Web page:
Brazil to Remain Hotspot for Energy Project Financing in 2012

Financing activity of exploration and production assets for use offshore Brazil will continue at a strong pace in 2012, according to Dan Bartfeld, project finance partner at Milbank, Tweed, Hadley & McCloy.

Bartfeld is involved in the financing of a range of projects for Latin America, Brazil in particular, involving ultra-deepwater drillships, semisubmersibles or floating production, storage and offloading (FPSOs) vessels. Many are not for major oil companies, but companies that are majority owned by Brazilian entities that will be chartered to Petrobras.

"Brazil will continue to provide a huge amount of opportunities for industry in 2012," said Bartfeld.

The shift of rig and FPSO construction from Asian shipyards to Brazilian shipyards will be a topic of discussion in the new year. Bartfeld also is seeing the financing of some drillships for work offshore Mexico for Pemex and a pick-up in financing activity for energy assets in the Gulf of Mexico.

Some European banks that have been heavily involved in rig financing are pulling back due to the ongoing European debt crisis, and Japanese, Korean and Chinese banks are filling the void left by the European banks, Bartfeld noted, calling it an "exciting source of capital."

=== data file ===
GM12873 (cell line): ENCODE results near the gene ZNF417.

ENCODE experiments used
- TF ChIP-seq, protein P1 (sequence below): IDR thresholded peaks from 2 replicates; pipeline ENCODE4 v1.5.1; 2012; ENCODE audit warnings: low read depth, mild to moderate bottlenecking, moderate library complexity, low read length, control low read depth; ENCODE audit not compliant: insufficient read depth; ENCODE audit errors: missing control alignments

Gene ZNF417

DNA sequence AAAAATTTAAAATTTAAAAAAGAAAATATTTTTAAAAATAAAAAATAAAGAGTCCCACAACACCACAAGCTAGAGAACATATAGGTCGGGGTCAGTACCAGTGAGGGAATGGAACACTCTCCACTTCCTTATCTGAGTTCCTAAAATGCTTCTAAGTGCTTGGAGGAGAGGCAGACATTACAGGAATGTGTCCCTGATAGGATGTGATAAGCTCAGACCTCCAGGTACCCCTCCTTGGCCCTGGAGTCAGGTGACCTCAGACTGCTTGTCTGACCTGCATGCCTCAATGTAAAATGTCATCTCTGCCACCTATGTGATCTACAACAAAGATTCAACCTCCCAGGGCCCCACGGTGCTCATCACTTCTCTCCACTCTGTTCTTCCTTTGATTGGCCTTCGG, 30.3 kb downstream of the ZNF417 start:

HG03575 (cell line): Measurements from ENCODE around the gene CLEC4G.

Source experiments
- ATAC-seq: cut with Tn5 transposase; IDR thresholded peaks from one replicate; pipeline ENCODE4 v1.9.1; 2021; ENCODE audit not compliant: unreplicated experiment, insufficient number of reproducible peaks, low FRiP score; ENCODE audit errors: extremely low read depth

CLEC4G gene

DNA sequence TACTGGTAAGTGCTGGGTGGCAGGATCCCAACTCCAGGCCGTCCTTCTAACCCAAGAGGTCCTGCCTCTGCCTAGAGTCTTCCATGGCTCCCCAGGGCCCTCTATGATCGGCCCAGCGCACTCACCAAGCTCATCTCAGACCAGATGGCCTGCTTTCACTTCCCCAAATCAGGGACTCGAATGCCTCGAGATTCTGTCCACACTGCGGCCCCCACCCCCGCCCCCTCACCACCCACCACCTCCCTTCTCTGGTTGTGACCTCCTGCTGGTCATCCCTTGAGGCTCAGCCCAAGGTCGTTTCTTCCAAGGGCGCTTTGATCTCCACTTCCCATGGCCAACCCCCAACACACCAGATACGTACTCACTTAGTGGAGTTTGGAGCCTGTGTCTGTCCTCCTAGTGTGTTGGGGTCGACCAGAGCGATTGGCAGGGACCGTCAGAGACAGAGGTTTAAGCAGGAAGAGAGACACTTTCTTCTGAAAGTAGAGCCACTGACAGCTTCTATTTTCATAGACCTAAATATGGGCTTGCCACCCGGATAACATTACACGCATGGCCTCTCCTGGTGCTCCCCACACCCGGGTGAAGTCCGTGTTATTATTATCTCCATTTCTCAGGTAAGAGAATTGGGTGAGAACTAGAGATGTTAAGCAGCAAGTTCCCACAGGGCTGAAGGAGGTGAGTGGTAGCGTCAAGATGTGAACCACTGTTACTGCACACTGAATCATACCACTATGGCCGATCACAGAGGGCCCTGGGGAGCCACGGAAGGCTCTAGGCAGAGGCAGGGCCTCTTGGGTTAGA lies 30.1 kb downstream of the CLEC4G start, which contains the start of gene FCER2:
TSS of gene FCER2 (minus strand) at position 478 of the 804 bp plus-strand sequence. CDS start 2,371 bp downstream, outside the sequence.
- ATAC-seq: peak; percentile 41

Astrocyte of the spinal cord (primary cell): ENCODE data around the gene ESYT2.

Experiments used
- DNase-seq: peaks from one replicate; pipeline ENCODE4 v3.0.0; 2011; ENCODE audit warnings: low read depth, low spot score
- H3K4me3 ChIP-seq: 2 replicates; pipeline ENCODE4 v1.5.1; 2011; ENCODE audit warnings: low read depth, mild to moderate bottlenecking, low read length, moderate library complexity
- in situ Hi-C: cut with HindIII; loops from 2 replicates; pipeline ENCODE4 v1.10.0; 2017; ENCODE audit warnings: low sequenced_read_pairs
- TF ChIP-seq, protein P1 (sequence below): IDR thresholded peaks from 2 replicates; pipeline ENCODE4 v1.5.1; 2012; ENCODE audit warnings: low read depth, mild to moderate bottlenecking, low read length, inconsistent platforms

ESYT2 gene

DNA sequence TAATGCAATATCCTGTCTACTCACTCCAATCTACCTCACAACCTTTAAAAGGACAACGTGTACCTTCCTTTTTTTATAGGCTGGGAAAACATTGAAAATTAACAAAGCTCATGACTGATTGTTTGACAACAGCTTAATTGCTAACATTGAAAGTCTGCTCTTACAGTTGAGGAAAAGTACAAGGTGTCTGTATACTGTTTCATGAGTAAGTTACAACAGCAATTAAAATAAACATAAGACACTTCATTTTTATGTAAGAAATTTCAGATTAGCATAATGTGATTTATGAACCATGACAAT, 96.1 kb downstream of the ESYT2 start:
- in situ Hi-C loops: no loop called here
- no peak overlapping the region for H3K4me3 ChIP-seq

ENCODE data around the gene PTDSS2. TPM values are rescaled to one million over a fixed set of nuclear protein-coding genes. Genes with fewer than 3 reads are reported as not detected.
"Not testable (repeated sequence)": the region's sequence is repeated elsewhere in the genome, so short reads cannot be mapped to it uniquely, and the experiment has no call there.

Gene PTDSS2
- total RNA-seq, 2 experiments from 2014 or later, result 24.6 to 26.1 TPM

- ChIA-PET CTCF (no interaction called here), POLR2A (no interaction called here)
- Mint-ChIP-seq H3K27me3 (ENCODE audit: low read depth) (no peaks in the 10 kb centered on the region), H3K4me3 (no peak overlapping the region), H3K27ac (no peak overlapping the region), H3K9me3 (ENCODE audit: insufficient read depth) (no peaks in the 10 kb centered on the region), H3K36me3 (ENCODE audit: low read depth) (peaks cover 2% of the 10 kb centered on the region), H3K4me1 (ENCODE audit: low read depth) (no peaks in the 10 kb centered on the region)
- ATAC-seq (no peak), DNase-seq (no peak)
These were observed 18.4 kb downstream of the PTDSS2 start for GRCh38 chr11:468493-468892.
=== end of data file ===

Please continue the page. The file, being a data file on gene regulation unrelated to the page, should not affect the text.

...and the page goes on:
While commercial banks have traditionally loaned money to finance energy projects, project bonds financed through government-owned banks, or export credit agencies, particularly for capital-intensive projects such as drilling rigs, is another new area of financing to grow in 2012. The bonds are repaid from revenue of the drilling rig or FPSO.

Bartfeld sees additional financing opportunities for shipyards, ports, and transportation in Brazil in the coming years.

The firm's Latin American financing practice ended 2011 on several high notes through its participation in international lending, including a $692 million debt facility for Brazil-based Schahin Group, which will use proceeds to purchase a Black Diamond deepwater drillship that will be leased to Brazilian state energy company Petrobras.

Brazil in recent years has sought to increase its total energy production, particularly for oil and ethanol, to meet domestic production goals set by the Brazilian government in order to feed Brazil's growing energy consumption related to economic growth.

The significant potential of Brazil's offshore pre-salt oil reserves has attracted significant interest in exploration offshore Brazil since the Tupi oil field was discovered in the Santos Basin in 2007. Since then, a number of pre-salt discoveries have been made; these reserves are found in a pre-salt zone 18,000 feet below the ocean surface under a thick layer of salt.

The amount of recoverable pre-salt oil and gas reserves has been estimated has been estimated to be more than 50 billion BOE.

Karen Boman has more than 10 years of experience covering the upstream oil and gas sector. Email Karen at


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Dakota Calder | Jan. 17, 2012
Sounds like a great opportunity to work overseas and produce more energy.


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